A trade war could be looming. Here's what you can do to prepare.
The impact of a trade war isn’t the kind of thing you usually account for in your monthly budget.
But news of tariffs, or taxes on imports, driving up washing machine prices and word of more tariffs in the future have left consumers wondering if their wallets will feel a pinch.
So will they? Possibly. Trade policies are complicated.
Here’s how more tariffs could affect your next trip to the store — and what you can do about it.
What is a trade war?
Trade wars happen when countries implement protectionist measures to make their markets less accessible to the other country’s goods, according to Brian Peck, adjunct assistant professor of law at the University of Southern California Gould School of Law.
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“A trade war ensues when you have tit-for-tat retaliation,” Peck says. “One country raises tariffs. Then the other country raises its tariffs. That causes the original country to raise tariffs more.”
Are we in a trade war?
By definition, we’re not quite there, Peck says. Although there have been tariffs put in place by the United States — followed by retaliatory tariffs from trade partners — the increasing escalation, or “tit for tat,” hasn’t happened yet.
“I think the stage is set for a trade war, but we’re not in an actual trade war yet,” Peck says.
What tariffs are in place or coming?
Earlier this year, the U.S. imposed a series of tariffs that affected products like steel, aluminum, washing machines and solar panels.
Thomas Prusa, economics professor, rutgers
Almost every product we purchase from China will be subject to higher tariffs. ”
Initial tariffs were mostly targeted at intermediate goods, which consumers don’t usually purchase directly, says Thomas Prusa, a professor of economics at Rutgers University. But after China enacted retaliatory tariffs, the U.S. proposed additional tariffs that could affect more consumer goods. The proposed list of tariffs targets $200 billion in Chinese imports.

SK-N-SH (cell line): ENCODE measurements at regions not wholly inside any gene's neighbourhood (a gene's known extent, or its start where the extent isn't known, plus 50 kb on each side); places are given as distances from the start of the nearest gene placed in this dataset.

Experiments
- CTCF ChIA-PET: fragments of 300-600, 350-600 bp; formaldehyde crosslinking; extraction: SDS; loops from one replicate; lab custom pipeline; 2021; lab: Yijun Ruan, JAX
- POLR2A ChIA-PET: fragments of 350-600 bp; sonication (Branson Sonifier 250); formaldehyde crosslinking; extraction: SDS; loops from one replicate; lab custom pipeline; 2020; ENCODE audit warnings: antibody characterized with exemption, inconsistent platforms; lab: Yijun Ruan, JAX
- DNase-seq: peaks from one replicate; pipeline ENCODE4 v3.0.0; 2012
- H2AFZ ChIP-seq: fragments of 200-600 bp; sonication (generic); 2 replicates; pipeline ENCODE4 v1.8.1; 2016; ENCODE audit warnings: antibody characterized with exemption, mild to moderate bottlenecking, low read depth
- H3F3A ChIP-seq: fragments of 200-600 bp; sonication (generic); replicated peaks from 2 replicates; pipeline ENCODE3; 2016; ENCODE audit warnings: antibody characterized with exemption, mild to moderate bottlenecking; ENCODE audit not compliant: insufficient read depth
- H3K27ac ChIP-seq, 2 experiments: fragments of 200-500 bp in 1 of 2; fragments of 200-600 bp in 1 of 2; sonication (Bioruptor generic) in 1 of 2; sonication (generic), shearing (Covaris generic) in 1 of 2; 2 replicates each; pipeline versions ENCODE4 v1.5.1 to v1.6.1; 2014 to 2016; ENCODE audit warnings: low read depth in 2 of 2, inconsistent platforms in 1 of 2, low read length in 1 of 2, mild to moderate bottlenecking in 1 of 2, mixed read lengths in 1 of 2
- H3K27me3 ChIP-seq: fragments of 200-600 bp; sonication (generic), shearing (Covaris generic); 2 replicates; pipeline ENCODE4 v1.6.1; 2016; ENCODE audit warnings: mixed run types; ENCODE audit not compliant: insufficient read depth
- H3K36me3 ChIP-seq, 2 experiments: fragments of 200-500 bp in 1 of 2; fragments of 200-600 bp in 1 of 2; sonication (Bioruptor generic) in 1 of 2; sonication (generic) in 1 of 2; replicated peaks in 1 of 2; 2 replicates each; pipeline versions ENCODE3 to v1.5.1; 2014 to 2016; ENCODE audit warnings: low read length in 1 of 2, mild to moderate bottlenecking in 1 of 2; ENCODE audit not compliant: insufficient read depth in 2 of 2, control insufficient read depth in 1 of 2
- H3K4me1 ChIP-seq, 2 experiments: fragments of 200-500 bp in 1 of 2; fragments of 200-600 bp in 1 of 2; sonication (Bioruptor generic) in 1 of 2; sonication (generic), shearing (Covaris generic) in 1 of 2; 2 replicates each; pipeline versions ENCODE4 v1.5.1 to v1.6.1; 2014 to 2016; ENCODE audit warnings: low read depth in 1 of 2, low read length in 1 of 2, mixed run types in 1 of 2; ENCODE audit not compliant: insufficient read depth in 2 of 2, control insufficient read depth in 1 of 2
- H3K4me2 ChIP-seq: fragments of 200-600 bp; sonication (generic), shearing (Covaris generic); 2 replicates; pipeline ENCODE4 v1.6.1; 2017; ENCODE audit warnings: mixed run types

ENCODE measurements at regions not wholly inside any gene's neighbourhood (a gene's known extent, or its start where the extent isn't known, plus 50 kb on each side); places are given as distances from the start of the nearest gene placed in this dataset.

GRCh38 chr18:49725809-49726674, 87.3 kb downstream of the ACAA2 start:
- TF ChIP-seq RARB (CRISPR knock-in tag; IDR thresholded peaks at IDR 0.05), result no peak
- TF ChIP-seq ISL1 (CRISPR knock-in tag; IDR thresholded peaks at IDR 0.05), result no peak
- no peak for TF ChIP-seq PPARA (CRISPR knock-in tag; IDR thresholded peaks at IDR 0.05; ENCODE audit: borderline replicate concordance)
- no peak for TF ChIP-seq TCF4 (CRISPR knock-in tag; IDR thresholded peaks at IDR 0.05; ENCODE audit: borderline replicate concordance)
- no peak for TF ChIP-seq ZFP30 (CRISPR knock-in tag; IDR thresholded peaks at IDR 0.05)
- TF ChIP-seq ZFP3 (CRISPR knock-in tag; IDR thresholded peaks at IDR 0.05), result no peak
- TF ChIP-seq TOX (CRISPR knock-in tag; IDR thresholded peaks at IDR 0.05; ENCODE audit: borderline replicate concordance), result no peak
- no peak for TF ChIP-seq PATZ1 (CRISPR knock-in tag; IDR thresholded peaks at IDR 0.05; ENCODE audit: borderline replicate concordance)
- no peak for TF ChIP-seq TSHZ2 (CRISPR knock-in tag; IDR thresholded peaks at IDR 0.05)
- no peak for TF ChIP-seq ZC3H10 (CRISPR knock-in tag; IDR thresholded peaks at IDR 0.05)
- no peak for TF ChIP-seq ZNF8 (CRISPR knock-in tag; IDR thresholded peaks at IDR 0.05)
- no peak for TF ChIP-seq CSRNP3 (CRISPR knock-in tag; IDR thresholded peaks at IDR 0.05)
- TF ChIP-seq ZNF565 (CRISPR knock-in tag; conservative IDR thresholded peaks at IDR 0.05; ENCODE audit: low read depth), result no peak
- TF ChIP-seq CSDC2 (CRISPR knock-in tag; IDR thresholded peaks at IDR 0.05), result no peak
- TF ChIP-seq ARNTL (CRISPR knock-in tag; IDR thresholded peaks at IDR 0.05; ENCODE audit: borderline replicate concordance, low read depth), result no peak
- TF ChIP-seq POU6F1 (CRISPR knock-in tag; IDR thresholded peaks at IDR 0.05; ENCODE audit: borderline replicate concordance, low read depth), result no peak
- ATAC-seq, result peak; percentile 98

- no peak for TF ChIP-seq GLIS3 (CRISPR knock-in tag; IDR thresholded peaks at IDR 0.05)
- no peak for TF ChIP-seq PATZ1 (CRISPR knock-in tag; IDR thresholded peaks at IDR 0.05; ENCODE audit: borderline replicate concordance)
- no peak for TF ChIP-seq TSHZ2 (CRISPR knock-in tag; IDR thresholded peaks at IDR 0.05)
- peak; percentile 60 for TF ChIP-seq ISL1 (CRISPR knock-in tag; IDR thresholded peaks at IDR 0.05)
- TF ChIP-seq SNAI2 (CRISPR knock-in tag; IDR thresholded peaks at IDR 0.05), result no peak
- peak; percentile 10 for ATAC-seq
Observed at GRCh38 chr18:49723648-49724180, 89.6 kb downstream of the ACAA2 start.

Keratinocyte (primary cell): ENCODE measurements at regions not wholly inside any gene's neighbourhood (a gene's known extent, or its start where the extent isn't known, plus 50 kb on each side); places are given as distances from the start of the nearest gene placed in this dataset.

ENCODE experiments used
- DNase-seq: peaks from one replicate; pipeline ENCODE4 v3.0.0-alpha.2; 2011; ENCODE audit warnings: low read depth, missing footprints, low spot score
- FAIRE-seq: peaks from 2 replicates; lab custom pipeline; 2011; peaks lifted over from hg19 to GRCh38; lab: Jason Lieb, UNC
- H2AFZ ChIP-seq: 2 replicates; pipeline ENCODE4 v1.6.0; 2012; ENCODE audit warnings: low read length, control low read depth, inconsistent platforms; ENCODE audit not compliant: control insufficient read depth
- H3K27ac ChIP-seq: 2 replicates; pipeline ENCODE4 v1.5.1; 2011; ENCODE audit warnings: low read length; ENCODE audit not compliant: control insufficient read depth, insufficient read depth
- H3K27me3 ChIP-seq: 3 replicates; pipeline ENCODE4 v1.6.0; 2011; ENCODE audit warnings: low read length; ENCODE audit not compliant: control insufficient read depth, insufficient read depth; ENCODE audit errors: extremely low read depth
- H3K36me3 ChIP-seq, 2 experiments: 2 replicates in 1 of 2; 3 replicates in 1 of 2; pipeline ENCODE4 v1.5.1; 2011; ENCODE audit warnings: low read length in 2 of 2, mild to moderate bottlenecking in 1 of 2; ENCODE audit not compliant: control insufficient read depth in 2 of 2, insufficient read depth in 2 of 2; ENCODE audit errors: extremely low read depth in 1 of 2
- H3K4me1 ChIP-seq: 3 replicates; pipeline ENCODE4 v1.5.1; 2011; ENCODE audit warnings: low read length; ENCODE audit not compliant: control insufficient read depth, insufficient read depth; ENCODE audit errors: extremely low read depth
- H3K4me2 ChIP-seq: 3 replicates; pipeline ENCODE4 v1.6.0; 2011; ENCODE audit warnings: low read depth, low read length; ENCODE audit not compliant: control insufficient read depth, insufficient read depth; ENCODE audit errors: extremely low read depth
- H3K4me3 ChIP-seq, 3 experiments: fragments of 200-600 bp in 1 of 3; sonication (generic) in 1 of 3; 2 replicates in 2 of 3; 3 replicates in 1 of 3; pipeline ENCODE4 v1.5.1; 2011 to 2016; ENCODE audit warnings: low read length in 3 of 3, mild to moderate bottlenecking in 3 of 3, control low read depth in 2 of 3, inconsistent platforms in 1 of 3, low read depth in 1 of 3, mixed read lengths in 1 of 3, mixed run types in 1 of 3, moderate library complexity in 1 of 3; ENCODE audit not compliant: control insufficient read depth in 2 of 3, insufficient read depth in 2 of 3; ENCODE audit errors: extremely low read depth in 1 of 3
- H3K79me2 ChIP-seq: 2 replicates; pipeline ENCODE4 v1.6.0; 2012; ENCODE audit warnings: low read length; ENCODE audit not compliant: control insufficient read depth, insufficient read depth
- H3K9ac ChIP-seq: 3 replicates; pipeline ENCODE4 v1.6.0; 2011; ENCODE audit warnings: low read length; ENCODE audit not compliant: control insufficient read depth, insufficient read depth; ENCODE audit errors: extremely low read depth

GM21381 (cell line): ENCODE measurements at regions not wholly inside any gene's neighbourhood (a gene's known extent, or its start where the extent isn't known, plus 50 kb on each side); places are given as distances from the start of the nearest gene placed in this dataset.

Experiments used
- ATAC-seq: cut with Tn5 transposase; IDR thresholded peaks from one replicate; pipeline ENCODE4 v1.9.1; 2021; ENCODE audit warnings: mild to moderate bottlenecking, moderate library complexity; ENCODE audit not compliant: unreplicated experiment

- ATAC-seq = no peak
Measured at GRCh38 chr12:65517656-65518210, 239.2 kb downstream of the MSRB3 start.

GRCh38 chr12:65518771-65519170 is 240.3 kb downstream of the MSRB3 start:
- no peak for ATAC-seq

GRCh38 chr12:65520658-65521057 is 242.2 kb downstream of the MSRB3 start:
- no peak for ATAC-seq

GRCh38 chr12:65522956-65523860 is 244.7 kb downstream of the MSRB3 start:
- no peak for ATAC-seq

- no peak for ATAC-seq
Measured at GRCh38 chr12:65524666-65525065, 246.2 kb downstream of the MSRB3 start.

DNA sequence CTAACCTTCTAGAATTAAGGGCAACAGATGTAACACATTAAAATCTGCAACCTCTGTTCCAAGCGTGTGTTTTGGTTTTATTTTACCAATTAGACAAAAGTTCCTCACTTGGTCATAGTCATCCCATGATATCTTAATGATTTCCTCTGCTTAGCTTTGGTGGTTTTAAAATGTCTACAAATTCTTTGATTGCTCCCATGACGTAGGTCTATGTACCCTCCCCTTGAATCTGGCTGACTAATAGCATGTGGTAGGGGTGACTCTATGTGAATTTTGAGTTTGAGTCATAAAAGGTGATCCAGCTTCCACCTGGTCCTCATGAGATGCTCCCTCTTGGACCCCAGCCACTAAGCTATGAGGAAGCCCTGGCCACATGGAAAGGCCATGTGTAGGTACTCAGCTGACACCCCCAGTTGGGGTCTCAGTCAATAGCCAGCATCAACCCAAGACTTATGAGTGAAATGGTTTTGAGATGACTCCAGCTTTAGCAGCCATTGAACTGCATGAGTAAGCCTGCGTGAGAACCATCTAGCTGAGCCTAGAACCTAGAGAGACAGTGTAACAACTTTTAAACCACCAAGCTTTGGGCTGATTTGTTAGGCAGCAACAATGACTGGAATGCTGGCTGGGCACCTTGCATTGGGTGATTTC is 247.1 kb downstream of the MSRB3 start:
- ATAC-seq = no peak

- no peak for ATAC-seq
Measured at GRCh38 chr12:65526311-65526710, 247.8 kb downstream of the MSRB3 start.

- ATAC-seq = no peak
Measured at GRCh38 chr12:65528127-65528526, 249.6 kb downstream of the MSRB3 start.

If enacted, “almost every product we purchase from China will be subject to higher tariffs,” Prusa says. “That’s a lot. Walk around Walmart and look how many made-in-China products you see there.”
Will I pay more at the register?
Tariffs on imports can ultimately be passed down to the consumer. Prices of domestic products can also rise if there’s an increase in demand.
“We’ve already seen higher prices for washing machines following tariffs on imports as well as tariffs on steel and aluminum,” Bethany Aronhalt, a spokesperson for the National Retail Federation, said in an email to NerdWallet.
“Other tariffs that recently took effect could lead to higher prices for items like tool sets, batteries, thermostats and mini-refrigerators.”
Should I buy now or later?
Washing machine prices have already gone up. As for further tariffs, there’s usually a three-month lag after tariff implementation before consumers notice higher prices, according to Prusa.
“So if we were to put a tariff in place on LG televisions in September or August, we’re probably not seeing the impact of that until late in October or early November,” he says.
One obvious impact: Prices could go up before Black Friday. So if another round of tariffs goes into effect soon, Prusa says it may be in consumers’ best interest to make major purchases sooner rather than later.
What else should I do?
There are a few other things consumers can do to protect themselves. First, Peck recommends monitoring prices and staying on top of the news.
Watch closely to see if the proposed tariffs are implemented, when they’re implemented and on which products. It’s possible that no additional tariffs will be enacted, and current tariffs could be removed. Additionally, some current tariffs will expire after three to four years.
Second, if you’re concerned about being priced out of some items, Prusa suggests another approach. Consider repairing products like appliances instead of replacing them, particularly if the cost of a new one is out of your budget.